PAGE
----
Plugins aren’t working / Critical or Fatal Errors

The Problem

Must-use plugins are still installed on your site but don’t work outside of their original hosting environment.

The Solution

Connect to your server over SFTP, navigate to /wp-content/mu-plugins, and delete or move the plugins. See this section for more details.

Migrating from Flywheel

There are a couple of things to be aware of when migrating from Kinsta to another host:

  1. They usually change the database table prefix to something other than the standard “wp_”.
  2. short_open_tag is active
  3. They add a file called “.fw-config.php” inside the htdocs directory. When you migrate out of Flywheel’s environment, it causes critical errors on other hosts (including GridPane).

Your Website Looks Broken / Like a Brand New WP Site

The Problem

You’ve migrated your website over from Flywheel, but you’re still seeing a default WordPress installation (or simply just not seeing the correct website).

The Solution 1.1

Local by flywheel use: short_open_tag by default. Here at GridPane, we have this closed by default. To get your website up and running, we’ll need to activate short_open_tag.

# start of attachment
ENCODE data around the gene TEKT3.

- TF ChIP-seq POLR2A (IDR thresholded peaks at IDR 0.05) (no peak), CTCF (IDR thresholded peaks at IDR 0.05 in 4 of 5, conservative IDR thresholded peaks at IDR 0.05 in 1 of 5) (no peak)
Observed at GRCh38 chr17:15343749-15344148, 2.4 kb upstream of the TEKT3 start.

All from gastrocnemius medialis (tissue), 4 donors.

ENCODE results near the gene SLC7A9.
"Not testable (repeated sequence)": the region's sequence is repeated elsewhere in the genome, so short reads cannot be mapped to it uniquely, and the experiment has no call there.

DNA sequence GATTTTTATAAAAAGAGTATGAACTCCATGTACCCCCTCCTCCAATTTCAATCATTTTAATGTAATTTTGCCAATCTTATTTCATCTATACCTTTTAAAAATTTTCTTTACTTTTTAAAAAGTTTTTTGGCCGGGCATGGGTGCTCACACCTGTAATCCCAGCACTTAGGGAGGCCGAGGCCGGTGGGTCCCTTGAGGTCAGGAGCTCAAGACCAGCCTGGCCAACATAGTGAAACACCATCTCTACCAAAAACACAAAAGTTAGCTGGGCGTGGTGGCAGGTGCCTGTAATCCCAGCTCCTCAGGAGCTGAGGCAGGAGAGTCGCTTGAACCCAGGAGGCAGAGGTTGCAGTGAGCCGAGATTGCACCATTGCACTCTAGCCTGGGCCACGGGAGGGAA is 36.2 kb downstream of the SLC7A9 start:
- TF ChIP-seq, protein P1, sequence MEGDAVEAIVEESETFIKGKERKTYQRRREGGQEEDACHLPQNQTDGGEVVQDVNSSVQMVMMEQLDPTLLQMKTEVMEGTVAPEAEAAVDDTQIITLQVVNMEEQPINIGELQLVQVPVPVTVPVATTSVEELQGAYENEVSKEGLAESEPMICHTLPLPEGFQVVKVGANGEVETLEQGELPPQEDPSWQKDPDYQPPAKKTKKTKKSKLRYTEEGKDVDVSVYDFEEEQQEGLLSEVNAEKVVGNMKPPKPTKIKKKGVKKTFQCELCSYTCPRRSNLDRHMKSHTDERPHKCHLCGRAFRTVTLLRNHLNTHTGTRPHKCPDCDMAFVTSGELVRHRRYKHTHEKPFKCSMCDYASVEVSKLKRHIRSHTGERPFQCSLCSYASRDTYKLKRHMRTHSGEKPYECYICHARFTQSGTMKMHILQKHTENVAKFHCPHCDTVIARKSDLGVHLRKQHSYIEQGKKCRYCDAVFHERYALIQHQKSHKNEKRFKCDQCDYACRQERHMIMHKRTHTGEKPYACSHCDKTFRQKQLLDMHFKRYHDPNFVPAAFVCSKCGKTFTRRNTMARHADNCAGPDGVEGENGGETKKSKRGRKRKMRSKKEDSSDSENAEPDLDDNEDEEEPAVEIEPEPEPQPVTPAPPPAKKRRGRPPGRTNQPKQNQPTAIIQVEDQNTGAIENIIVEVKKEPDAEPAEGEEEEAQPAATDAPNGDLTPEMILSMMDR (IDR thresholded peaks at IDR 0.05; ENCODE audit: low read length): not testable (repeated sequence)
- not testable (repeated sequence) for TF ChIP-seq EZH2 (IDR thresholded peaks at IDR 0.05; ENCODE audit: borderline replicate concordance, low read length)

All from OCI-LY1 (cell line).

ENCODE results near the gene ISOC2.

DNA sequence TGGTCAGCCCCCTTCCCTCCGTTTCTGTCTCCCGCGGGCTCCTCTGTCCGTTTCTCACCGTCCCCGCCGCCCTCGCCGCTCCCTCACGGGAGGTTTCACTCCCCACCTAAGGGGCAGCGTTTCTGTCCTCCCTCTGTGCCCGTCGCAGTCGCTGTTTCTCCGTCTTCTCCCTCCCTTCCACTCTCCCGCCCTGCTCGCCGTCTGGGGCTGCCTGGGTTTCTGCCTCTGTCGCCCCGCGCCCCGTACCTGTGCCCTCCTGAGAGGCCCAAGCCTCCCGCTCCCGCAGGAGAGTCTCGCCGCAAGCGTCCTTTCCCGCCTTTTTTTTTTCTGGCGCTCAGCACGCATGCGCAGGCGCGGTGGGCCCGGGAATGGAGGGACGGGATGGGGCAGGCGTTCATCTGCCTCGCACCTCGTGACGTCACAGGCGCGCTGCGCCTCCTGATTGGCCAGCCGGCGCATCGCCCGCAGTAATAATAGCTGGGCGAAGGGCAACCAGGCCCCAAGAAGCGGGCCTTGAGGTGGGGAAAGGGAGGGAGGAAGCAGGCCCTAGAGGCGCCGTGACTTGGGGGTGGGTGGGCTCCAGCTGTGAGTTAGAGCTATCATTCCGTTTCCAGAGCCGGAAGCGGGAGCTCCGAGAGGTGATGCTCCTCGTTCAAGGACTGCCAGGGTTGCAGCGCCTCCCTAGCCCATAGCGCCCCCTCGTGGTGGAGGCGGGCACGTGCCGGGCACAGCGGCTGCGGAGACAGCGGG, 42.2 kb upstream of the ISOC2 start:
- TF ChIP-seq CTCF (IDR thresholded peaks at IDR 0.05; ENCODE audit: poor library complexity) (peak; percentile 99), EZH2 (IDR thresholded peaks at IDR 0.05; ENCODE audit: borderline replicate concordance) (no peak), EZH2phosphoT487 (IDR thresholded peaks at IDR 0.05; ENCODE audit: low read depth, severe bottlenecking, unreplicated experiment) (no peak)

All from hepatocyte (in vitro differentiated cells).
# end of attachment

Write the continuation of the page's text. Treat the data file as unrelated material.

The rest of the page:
You can do this directly inside your site customizer. First, head to your Sites page inside your account and click on your website’s domain name. This will open up the customizer.

Next, click through to the PHP tab, and toggle on Short Open Tag, as shown in the image below:

The Solution 1.2

If that doesn’t work, check your database table prefix as detailed in this section.

There has been a critical error on your website

The Problem

Every page on your website is reporting a critical error, and the migrated website isn’t working.


Check your Nginx error logs. Are you seeing the following errors?

					2021/07/14 12:26:23 [error] 1495#1495: *31 FastCGI sent in stderr: "PHP message: PHP Warning: Use of undefined constant FLYWHEEL_PLUGIN_DIR - assumed 'FLYWHEEL_PLUGIN_DIR' (this will throw an Error in a future version of PHP) in /var/www/example.com/htdocs/.fw-config.php on line 12PHP message: PHP Warning: require(FLYWHEEL_PLUGIN_DIR/flywheel/flywheel-core.php): failed to open stream: No such file or directory in /var/www/example.com/htdocs/.fw-config.php on line 12PHP message: PHP Fatal error: require(): Failed opening required 'FLYWHEEL_PLUGIN_DIR/flywheel/flywheel-core.php' (include_path='.:/usr/share/php') in /var/www/example.com/htdocs/.fw-config.php on line 12" while reading response header from upstream, client:, server: example.com, request: "GET / HTTP/1.1", upstream: "fastcgi://unix:/var/run/php/php74-fpm-example.com.sock:", host: "example.com"